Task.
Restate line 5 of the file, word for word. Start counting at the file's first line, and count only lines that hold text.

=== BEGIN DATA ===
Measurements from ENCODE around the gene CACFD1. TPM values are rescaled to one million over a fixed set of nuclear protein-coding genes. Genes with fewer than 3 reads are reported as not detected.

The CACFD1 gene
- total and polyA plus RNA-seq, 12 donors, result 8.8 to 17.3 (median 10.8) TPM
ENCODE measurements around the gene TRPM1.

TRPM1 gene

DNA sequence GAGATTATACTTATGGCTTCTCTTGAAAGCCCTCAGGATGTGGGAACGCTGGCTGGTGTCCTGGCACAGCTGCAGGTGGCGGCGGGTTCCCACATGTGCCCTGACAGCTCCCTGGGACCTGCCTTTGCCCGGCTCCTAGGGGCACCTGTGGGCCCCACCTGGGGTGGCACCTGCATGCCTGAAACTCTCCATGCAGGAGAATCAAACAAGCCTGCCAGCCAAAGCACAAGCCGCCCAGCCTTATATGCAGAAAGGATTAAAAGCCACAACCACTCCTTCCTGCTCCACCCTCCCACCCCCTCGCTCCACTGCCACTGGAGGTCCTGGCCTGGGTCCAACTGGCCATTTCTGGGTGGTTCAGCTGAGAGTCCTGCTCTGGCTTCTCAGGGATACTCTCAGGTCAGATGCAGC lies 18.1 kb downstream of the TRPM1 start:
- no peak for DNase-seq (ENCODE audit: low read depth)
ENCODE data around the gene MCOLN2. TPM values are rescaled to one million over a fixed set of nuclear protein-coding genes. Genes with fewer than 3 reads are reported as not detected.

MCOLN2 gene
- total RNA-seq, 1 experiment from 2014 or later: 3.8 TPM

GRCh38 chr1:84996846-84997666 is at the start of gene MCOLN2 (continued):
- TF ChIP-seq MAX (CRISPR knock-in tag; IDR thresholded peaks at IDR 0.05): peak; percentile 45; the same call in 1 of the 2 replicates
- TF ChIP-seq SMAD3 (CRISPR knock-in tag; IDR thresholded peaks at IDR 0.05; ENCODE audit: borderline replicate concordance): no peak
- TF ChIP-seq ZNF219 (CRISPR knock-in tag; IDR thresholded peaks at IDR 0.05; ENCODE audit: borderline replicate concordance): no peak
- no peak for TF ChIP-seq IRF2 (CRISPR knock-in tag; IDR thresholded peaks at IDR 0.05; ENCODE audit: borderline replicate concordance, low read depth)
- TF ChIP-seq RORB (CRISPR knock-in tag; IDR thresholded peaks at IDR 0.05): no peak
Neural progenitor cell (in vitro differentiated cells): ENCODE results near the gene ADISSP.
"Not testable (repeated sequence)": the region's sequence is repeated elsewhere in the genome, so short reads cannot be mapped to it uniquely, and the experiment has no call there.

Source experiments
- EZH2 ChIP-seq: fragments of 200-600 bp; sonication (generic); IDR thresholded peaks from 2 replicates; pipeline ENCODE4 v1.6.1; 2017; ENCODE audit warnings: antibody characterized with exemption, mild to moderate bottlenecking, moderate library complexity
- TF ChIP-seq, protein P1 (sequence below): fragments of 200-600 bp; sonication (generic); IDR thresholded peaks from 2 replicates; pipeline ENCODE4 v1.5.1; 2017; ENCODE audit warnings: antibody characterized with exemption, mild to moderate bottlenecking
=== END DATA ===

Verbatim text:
TRPM1 gene